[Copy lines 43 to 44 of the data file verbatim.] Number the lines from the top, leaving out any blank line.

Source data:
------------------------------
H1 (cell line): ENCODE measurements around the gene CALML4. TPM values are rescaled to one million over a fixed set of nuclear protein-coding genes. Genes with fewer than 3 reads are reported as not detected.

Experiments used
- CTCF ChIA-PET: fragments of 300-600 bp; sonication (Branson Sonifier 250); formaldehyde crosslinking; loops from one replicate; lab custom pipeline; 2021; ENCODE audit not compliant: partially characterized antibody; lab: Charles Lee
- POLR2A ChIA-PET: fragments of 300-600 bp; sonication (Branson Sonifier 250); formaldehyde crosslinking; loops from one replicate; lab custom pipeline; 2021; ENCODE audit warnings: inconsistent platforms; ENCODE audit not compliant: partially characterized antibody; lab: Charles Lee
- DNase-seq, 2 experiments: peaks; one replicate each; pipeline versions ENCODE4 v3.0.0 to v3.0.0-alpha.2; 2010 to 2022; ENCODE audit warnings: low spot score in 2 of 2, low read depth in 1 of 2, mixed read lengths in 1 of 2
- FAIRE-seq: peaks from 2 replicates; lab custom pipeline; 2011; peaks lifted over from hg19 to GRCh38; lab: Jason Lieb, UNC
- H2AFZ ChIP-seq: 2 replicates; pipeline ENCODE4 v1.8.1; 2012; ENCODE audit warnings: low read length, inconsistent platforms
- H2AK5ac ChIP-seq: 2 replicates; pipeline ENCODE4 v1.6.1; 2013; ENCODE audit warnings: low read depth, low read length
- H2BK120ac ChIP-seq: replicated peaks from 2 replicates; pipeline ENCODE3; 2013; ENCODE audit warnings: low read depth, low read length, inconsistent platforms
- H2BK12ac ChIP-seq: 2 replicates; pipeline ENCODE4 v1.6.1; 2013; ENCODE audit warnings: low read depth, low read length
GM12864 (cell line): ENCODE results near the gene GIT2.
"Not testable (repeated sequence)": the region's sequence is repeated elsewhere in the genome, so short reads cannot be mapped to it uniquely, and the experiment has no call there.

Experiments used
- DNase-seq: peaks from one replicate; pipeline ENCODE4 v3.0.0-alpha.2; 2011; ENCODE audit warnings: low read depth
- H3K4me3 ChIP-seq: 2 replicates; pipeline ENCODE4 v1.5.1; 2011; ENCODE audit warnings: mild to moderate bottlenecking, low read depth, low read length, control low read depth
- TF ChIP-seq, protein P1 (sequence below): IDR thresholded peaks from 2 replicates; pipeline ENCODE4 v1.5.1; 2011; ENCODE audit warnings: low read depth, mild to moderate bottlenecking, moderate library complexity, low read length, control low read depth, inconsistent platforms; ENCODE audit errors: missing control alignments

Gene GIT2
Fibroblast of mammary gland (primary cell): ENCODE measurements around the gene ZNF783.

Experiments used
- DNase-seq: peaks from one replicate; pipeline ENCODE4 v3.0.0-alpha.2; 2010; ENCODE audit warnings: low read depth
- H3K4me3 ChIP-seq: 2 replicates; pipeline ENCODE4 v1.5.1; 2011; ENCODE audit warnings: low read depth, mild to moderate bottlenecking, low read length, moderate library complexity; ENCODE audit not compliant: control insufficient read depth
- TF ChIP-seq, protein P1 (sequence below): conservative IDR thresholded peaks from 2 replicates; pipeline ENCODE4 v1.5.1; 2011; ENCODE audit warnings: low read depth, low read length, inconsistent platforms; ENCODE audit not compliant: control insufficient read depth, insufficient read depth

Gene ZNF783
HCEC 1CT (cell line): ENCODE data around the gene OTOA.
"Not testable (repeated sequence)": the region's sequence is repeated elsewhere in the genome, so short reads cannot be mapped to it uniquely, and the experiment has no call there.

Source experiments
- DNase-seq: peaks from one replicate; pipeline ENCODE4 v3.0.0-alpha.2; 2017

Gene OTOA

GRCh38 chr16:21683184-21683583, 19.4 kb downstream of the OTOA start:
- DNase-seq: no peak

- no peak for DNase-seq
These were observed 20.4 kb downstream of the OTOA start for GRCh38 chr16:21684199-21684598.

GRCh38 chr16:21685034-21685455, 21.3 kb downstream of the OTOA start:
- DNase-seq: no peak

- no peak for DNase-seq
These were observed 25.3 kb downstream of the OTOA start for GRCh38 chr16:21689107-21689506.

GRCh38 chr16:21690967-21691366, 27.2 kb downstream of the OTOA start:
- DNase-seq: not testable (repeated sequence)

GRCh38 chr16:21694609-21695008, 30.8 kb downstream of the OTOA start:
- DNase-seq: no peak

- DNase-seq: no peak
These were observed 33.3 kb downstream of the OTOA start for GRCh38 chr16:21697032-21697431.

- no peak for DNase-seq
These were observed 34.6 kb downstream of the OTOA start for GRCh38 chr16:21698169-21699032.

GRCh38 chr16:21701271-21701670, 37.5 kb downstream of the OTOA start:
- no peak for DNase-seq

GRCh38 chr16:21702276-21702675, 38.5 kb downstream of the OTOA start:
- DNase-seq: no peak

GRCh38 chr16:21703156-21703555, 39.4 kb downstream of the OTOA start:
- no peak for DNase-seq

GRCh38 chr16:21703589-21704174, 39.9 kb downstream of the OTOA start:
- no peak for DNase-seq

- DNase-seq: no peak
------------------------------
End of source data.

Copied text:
- no peak for DNase-seq
These were observed 34.6 kb downstream of the OTOA start for GRCh38 chr16:21698169-21699032.